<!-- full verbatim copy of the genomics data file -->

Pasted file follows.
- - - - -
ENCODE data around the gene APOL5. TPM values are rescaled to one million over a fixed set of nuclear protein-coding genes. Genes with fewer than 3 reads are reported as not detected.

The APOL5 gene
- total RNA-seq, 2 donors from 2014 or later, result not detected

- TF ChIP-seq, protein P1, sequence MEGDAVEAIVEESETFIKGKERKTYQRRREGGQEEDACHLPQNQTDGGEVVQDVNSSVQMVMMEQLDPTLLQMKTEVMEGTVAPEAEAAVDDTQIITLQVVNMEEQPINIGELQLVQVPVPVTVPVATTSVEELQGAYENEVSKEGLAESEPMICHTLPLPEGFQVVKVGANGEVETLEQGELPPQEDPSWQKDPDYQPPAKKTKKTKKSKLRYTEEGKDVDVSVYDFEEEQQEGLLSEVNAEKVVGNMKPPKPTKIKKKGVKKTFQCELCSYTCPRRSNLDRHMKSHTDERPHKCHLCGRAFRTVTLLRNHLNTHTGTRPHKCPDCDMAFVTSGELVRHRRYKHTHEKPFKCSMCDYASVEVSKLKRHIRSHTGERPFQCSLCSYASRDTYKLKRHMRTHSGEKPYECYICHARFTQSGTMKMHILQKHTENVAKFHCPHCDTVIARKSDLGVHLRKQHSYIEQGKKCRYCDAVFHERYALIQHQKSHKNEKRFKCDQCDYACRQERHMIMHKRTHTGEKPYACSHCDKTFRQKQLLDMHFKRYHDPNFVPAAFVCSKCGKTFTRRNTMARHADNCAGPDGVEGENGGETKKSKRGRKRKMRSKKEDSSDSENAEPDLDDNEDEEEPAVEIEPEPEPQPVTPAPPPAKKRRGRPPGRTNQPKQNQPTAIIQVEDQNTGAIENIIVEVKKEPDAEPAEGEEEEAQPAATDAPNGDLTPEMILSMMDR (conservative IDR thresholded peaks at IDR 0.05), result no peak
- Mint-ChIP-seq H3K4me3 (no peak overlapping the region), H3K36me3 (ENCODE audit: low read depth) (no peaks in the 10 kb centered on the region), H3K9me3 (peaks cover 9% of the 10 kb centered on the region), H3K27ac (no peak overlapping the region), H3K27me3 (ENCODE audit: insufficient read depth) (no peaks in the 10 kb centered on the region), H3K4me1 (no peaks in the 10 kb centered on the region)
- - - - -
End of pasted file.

ENCODE data around the gene APOL5. TPM values are rescaled to one million over a fixed set of nuclear protein-coding genes. Genes with fewer than 3 reads are reported as not detected.

The APOL5 gene
- total RNA-seq, 2 donors from 2014 or later, result not detected

- TF ChIP-seq, protein P1, sequence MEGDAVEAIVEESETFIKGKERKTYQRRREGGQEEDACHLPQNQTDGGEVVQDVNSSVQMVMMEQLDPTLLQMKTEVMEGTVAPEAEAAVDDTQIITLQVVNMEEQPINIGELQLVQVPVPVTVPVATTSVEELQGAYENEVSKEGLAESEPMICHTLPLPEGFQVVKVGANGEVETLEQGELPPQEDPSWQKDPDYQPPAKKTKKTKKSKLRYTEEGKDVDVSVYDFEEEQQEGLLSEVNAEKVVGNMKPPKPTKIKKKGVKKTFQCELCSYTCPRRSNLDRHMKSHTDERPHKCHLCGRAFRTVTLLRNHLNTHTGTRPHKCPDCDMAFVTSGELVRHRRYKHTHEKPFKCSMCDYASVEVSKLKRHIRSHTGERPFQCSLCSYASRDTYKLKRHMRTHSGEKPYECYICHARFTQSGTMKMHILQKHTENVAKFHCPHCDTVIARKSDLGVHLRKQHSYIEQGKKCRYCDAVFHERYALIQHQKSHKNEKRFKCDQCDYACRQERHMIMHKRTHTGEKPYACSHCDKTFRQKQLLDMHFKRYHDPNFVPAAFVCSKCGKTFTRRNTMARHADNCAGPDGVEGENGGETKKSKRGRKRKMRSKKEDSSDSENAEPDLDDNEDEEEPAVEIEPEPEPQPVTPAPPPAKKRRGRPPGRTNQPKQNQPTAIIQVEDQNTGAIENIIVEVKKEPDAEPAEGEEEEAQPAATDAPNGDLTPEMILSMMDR (conservative IDR thresholded peaks at IDR 0.05), result no peak
- Mint-ChIP-seq H3K4me3 (no peak overlapping the region), H3K36me3 (ENCODE audit: low read depth) (no peaks in the 10 kb centered on the region), H3K9me3 (peaks cover 9% of the 10 kb centered on the region), H3K27ac (no peak overlapping the region), H3K27me3 (ENCODE audit: insufficient read depth) (no peaks in the 10 kb centered on the region), H3K4me1 (no peaks in the 10 kb centered on the region)